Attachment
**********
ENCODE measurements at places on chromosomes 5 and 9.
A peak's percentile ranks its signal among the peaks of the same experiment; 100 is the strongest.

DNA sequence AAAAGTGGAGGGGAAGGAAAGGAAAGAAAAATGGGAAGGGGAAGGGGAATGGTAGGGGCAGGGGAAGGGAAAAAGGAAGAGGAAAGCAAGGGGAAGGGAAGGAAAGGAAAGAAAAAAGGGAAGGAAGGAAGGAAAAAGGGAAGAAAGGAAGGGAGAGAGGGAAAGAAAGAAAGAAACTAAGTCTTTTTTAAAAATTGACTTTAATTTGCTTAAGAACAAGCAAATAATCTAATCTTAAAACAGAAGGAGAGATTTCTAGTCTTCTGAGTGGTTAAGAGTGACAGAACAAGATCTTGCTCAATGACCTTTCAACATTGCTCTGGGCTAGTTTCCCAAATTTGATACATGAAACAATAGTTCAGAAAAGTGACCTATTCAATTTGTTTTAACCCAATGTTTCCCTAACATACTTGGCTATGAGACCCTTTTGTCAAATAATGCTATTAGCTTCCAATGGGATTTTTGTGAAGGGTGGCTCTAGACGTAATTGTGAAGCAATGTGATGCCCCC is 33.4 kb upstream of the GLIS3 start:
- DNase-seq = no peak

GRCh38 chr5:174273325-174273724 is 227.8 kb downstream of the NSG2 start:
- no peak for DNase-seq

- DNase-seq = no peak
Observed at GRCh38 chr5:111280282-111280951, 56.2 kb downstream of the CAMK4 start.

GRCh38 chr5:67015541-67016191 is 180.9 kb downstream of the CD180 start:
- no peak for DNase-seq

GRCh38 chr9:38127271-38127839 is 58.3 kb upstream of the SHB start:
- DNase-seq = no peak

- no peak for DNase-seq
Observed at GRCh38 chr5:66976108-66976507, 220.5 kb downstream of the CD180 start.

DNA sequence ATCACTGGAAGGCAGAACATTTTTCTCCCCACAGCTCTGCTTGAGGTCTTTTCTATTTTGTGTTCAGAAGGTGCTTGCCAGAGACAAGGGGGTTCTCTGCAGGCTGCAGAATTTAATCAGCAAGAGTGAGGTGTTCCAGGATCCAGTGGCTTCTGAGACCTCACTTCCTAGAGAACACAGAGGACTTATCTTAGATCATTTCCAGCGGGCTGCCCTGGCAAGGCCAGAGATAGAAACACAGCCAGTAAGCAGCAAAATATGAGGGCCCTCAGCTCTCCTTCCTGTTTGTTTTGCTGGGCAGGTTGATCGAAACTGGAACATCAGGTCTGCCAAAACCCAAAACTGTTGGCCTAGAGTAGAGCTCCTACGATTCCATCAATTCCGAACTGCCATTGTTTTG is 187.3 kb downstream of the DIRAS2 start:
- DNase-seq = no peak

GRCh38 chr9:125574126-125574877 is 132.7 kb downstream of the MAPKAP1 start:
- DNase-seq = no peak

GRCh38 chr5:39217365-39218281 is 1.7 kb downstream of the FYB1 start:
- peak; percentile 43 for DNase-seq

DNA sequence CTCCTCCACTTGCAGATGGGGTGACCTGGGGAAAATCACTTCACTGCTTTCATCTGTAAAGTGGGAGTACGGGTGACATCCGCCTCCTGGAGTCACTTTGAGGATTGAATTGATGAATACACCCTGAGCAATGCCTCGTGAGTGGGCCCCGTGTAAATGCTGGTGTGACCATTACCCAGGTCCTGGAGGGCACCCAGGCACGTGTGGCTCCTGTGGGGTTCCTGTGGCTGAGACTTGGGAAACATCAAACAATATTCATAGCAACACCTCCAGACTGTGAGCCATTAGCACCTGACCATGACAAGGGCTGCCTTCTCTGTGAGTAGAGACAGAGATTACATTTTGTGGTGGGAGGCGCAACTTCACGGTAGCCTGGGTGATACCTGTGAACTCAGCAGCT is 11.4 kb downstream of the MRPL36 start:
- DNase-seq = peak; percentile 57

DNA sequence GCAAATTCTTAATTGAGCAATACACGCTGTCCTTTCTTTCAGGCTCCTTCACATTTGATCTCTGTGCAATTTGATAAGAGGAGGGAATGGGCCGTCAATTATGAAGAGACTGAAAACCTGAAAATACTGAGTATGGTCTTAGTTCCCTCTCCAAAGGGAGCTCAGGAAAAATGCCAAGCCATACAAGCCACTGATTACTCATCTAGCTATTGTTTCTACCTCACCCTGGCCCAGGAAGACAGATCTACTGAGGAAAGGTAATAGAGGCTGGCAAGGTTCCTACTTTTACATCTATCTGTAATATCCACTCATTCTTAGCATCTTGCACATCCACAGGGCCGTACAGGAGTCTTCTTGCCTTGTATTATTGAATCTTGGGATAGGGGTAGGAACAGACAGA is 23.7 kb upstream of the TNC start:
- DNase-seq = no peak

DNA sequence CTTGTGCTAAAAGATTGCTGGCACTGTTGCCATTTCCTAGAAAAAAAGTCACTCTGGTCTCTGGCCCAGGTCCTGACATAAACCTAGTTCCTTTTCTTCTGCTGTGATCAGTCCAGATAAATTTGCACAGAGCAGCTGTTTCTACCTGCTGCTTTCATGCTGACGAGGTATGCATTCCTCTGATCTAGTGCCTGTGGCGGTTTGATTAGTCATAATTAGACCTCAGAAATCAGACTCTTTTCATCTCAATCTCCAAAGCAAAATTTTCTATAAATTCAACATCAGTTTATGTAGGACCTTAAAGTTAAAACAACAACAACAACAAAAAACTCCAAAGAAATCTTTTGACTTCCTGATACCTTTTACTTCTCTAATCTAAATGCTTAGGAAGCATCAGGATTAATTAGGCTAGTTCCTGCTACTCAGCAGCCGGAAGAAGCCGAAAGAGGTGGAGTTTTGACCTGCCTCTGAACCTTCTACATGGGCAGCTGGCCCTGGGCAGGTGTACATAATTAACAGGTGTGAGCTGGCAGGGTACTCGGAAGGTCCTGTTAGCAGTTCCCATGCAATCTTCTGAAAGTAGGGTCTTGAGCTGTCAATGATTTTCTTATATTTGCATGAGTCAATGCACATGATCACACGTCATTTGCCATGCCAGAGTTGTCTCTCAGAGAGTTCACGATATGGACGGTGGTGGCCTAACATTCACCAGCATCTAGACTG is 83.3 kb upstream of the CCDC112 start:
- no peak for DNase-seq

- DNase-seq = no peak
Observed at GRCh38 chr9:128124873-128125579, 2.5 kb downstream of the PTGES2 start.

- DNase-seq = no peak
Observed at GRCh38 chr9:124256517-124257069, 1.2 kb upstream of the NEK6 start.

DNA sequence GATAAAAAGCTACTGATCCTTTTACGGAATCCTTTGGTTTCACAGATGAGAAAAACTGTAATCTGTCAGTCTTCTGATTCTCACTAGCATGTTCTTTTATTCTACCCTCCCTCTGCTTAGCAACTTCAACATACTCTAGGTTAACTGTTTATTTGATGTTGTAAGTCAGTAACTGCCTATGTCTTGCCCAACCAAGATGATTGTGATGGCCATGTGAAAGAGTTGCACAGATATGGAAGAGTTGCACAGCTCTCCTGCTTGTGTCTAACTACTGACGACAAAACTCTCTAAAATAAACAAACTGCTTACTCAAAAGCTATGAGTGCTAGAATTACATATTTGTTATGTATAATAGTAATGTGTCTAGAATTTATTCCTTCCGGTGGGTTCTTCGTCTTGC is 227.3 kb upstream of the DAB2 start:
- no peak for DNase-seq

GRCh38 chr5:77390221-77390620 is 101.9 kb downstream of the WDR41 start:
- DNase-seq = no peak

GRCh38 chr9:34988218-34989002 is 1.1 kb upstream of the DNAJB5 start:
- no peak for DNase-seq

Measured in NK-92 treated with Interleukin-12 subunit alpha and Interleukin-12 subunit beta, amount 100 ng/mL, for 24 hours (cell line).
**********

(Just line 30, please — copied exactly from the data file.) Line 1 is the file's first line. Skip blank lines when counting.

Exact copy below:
Observed at GRCh38 chr9:124256517-124257069, 1.2 kb upstream of the NEK6 start.